How is it possible to discredit sacred literature? By taking one of its most enduring, treasured characters and turning him into a running, leaping, swinging freak, without mind or soul. Tarzan’s stories have always carried weight, because they dealt with alienation, not just with his fellow humans, but with the gorillas that raised and protected him. Reintroducing him to human civilisation was as unpredictable as releasing a recuperated lion cub back into the wild, and that was fascinating. This new Tarzan movie reimagines Lord Greystoke’s story, makes him older but not necessarily wiser, amps up the action, and completely leaves its human story floating on the back of an endless CGI stream.
Computer graphics are fast allowing live-action films to do what once could only have been done in animation: to realise worlds, characters and dimensions that would otherwise not have been realised purely with practical effects. But what they have yet to accomplish is animation’s natural ability to weave real and fantasy into one united tapestry, so that we are convinced, for example, that both Mei and Totoro occupied the same space and interacted with each other. If CGI is done right, we are convinced. If it is not, as in The Legend of Tarzan, it looks more like those holographic projections you find at the natural history museum.
But poor CGI is only one of this movie’s travails. The story takes place however many years after Tarzan (Alexander Skarsgård) is brought back to England. He’s now lord of his manor, is married to the supple Jane Porter (Margot Robbie), and regards his home in Africa with gazes most pathetic. Do you think developing circumstances will coerce him to return to the Congo once again? Does a bear crap in the woods?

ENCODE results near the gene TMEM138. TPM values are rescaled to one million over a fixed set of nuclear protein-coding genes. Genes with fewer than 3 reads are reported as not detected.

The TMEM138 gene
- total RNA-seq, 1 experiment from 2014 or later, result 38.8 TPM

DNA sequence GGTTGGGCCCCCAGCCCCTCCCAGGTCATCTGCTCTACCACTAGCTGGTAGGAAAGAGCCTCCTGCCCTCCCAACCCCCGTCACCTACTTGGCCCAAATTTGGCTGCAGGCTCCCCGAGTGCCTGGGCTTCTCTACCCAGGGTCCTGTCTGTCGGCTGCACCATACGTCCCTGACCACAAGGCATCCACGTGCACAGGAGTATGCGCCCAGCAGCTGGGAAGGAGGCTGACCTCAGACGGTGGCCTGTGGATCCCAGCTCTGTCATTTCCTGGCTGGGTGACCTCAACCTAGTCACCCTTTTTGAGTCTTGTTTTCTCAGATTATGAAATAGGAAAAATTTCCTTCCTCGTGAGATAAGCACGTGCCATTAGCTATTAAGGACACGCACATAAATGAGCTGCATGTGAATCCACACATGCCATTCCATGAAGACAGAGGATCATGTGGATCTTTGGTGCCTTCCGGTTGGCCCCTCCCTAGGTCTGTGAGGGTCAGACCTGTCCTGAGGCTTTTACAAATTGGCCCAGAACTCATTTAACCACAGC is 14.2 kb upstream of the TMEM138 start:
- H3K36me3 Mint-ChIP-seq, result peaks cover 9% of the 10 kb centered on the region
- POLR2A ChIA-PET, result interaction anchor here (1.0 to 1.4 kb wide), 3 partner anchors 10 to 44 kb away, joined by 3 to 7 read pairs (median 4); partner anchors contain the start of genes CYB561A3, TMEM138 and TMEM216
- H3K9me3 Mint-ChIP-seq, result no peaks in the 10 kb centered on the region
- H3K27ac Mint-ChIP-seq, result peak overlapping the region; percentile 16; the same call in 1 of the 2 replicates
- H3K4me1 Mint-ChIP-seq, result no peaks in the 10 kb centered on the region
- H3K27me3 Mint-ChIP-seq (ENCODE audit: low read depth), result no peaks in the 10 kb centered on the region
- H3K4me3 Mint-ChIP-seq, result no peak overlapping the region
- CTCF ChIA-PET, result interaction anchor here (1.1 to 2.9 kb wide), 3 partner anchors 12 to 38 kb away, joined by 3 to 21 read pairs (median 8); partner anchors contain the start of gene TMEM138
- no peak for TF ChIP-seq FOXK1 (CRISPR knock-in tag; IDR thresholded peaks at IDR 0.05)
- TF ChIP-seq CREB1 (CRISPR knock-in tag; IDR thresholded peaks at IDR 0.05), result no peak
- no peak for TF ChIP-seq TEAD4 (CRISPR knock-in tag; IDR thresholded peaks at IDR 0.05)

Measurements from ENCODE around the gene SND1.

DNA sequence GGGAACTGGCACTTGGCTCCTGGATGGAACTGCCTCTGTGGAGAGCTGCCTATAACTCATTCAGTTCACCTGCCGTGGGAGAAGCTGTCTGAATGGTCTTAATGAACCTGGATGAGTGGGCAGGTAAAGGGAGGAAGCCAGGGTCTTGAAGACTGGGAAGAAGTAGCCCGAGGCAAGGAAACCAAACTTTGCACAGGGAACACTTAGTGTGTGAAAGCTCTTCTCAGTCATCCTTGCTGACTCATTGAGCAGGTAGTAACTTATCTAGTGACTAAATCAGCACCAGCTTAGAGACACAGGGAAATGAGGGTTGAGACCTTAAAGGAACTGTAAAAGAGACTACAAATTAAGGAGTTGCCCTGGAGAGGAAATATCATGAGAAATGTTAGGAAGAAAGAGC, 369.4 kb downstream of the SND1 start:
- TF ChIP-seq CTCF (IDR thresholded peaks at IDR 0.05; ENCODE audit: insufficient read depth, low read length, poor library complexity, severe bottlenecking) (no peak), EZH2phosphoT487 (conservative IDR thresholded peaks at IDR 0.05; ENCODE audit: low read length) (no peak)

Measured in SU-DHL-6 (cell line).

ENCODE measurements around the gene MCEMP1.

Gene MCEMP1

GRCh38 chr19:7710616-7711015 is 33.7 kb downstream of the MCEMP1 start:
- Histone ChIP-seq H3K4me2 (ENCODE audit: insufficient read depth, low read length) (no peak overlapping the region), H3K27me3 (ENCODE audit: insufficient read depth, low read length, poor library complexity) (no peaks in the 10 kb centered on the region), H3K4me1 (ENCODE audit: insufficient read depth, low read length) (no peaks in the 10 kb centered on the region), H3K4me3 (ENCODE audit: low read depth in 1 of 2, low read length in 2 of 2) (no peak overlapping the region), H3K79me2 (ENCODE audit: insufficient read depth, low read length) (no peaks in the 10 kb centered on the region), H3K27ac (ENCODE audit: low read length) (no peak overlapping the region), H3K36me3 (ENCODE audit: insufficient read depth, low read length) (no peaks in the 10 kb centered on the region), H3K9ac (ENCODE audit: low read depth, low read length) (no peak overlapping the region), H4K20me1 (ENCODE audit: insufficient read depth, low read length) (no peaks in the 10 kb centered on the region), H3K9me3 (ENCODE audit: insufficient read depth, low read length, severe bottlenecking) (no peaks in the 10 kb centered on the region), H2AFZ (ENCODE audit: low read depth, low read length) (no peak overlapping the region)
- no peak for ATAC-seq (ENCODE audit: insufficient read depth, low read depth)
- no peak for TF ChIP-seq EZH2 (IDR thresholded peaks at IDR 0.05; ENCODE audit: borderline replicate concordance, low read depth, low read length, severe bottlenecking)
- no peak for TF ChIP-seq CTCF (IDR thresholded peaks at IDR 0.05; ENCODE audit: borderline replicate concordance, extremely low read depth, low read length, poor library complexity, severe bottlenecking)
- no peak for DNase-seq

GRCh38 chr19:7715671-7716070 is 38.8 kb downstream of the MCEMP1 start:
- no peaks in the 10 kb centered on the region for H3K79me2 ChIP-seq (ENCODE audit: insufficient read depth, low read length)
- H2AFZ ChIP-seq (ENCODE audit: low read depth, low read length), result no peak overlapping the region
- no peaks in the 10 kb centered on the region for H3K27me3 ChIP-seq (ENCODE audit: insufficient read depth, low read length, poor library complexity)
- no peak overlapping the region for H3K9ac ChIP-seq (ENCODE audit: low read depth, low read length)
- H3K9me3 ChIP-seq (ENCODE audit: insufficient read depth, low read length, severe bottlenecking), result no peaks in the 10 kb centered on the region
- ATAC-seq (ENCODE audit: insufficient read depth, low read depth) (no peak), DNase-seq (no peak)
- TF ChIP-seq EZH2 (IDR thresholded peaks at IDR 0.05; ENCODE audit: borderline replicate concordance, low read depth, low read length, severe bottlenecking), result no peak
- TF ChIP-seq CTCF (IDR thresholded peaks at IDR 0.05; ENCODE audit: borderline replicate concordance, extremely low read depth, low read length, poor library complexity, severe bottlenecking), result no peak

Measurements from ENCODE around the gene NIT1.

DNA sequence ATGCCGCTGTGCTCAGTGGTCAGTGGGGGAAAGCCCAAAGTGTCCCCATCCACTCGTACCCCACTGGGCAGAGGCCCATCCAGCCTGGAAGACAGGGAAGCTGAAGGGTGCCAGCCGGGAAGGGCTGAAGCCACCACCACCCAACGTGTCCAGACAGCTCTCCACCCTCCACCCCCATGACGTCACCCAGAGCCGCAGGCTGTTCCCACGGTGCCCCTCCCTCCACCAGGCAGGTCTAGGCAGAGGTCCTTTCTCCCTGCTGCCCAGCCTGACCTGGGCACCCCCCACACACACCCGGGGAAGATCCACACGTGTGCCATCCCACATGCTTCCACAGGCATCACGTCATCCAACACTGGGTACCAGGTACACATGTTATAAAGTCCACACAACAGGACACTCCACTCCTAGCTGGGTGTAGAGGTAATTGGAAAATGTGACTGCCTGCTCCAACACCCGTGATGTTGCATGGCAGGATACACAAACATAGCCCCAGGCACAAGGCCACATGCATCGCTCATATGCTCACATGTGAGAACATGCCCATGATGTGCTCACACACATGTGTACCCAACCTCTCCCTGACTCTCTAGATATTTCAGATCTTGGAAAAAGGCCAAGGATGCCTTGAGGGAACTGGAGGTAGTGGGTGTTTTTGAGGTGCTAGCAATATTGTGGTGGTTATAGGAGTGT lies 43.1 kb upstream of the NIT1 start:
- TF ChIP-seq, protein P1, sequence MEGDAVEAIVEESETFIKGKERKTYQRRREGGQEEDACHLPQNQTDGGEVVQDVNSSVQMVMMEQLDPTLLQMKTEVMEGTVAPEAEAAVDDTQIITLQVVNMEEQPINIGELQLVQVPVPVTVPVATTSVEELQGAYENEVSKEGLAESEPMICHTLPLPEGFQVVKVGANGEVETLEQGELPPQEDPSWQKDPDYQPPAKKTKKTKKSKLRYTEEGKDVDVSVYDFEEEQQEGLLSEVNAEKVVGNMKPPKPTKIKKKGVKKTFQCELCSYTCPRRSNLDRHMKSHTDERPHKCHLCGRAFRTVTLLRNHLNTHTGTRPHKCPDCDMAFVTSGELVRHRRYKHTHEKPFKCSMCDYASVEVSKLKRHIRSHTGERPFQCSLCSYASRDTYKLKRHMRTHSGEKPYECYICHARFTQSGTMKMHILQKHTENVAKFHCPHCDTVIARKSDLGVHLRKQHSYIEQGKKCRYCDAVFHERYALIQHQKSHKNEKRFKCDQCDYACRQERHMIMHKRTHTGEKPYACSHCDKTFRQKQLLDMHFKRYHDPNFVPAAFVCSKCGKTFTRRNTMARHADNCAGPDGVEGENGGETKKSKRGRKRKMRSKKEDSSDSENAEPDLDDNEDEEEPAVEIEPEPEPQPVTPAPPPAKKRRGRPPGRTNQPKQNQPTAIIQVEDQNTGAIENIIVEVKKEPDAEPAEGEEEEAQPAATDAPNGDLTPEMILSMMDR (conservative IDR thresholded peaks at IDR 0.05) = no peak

It doesn’t take much persuasion, just carefully plotted words from George Washington Williams, played by Samuel L. Jackson playing Samuel L. Jackson. The plot then shifts to the Congo, where the wicked Léon Rom (Christoph Waltz, stuck in a villainous loop) has hatched a terrible scheme involving rare diamonds and a mercenary horde to — well I’m not entirely sure what his plan is. I’m not even sure he knows what it is. At one point, he has to get Jane to explain it to him. No matter. He’s the guy with the “villain” name tag, which makes our job of knowing who to side with very easy.
It’s unfortunate that such promising material and engaging characters are treated here as nothing more than placeholders for dour conversations and action sequences involving computer-generated creatures. These people are ripe for the picking. How does Tarzan truly feel about returning to his home? We’ll never know. The plot doesn’t slow down enough for him to explore his emotions. It just wants him topless and back in those trees as quickly as possible. How does George Williams feel about being dunked into a fictional adventure where gorillas are referred to as monkeys and just about every animal betrays instinct by wanting to eat humans? And where does Jane fit into all this?
The plot fragments between the present and the past, chronicling significant events in the Tarzan and Jane story. My opinion is this: if you’re going to make a What Happened After movie, don’t jump back to the past. Trust your audience enough to walk into a Tarzan movie already knowing his story. If they don’t, it’s not your job to remind them. This is why sequels that rely too much on nostalgia often tick people off. We know Tarzan was raised by apes. We know he met Jane and was instantly awestruck. We know he left his family in devastation and returned to humanity. Pick it up from there and lead them to new places.
As a last observation, I was pleasantly surprised to learn that the Congo back in the 1800s supplied dumbbells and protein shakes to its villages. Every warrior and gatherer we see is built like Charles Atlas. Isn’t it amazing how the movies can teach us about history?